replicative form


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rep·li·ca·tive form (RF),

1. an intermediate stage in the replication of either DNA or RNA viral genomes that is usually double stranded;
2. the altered, double-stranded form to which single-stranded coliphage DNA is converted after infection of a susceptible bacterium, formation of the complementary ("minus") strand being mediated by enzymes that were present in the bacterium before entrance of the viral ("plus") strand.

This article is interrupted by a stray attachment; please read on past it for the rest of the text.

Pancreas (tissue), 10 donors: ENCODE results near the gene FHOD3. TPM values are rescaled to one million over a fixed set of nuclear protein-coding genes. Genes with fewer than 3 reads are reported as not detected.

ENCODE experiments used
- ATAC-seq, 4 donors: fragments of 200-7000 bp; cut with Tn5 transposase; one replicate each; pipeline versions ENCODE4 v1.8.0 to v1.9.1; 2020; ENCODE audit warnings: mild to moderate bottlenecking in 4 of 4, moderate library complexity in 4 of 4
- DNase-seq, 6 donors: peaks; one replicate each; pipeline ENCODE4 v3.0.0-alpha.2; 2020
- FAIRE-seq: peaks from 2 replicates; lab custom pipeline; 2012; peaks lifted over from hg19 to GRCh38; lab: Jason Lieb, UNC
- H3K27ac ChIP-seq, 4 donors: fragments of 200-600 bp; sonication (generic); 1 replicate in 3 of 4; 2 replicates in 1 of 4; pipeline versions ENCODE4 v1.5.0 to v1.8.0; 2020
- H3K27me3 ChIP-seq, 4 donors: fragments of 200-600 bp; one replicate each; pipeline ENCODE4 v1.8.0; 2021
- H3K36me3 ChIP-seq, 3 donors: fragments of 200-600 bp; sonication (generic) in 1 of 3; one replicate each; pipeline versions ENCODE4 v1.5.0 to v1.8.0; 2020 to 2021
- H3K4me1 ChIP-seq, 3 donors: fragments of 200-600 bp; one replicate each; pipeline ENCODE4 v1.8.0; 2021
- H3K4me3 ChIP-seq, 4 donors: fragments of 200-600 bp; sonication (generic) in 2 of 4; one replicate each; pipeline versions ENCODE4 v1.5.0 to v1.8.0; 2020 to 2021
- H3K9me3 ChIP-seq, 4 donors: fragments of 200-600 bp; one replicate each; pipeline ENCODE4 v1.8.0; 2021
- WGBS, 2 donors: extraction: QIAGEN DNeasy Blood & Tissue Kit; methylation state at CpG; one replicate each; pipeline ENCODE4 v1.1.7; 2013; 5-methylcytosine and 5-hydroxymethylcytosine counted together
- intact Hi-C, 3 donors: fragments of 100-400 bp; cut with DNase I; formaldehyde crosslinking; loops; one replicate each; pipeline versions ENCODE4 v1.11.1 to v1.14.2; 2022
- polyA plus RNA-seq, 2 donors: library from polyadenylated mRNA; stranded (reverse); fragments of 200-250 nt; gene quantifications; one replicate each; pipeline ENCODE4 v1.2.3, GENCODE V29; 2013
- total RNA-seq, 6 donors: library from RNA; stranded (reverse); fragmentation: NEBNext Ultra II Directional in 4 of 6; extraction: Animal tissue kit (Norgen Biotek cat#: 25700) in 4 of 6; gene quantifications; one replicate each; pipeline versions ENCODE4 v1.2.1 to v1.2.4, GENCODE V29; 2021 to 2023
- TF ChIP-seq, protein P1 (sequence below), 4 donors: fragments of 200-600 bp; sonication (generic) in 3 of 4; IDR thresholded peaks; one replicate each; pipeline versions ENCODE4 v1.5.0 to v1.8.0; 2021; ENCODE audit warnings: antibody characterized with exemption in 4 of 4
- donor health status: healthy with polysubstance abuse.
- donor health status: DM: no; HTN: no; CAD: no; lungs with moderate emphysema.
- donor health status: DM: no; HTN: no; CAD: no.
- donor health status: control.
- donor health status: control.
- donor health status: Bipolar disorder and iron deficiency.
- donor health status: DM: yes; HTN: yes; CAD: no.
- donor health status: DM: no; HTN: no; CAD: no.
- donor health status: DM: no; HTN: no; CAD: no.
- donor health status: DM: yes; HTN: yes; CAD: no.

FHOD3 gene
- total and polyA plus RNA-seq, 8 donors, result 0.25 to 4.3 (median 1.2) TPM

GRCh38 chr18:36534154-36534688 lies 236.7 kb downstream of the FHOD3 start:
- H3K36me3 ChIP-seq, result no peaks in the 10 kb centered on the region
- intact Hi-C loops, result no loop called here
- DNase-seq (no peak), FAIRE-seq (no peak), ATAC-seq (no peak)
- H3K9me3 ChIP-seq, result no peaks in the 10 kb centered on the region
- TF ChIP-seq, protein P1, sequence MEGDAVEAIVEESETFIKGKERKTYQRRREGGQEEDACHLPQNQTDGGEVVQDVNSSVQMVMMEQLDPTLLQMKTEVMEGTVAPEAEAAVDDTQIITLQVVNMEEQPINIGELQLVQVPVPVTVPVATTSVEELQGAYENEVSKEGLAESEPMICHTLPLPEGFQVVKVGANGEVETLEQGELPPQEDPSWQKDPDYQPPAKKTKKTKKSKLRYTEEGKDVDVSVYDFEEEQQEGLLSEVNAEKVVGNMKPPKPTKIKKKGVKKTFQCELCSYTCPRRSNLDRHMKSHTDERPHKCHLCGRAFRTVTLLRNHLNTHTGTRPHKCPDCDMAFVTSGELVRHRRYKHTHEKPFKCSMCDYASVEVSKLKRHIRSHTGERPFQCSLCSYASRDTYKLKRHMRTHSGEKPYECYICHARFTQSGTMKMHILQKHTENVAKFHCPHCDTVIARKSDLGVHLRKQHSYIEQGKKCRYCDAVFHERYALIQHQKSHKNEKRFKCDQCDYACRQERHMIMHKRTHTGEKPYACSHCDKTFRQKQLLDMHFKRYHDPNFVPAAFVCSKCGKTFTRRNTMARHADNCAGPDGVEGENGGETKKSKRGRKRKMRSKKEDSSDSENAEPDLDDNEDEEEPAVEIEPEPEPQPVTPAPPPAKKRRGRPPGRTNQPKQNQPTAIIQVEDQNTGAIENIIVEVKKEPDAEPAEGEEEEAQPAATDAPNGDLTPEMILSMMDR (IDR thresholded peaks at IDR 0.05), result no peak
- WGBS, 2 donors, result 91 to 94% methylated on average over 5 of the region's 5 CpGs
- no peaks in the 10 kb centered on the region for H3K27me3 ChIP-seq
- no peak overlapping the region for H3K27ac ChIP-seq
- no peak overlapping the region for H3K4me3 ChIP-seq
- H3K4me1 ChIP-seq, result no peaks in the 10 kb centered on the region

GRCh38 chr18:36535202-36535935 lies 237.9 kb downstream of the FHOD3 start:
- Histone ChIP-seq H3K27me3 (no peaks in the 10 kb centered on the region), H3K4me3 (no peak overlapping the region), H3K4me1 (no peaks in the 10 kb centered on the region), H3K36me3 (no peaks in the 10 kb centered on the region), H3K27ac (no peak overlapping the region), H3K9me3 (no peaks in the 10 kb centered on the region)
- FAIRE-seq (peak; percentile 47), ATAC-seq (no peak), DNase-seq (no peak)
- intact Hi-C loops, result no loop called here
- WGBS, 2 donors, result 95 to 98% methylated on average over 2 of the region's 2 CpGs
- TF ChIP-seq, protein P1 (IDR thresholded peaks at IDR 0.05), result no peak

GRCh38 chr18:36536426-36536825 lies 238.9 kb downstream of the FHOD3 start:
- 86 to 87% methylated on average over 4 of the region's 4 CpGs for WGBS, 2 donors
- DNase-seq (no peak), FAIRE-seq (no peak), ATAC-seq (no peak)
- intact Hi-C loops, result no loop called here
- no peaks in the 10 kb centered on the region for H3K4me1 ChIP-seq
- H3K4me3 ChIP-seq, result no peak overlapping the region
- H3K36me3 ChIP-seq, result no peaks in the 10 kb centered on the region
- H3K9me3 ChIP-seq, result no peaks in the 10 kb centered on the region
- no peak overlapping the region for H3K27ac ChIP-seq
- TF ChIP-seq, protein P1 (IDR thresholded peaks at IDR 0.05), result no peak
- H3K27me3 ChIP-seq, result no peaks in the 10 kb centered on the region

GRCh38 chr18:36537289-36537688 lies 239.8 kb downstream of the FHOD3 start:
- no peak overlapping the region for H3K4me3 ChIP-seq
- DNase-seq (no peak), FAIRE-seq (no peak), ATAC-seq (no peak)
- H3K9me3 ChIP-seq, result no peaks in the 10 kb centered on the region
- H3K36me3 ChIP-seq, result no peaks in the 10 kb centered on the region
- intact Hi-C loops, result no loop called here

rep·li·ca·tive form

(rep'li-kă-tiv fōrm)
1. An intermediate stage in the replication of either DNA or RNA viral genomes that is usually double stranded.
2. The altered, double-stranded form to which single-stranded coliphage DNA is converted after infection of a susceptible bacterium, formation of the complementary ("minus") strand being mediated by enzymes that were present in the bacterium before entrance of the viral ("plus") strand.

replicative form

a double-stranded intermediate in the replication of DNA or RNA viruses.
References in periodicals archive ?
We rather favour a model in which the double stranded replicative form of these phages is used for integration (Fig.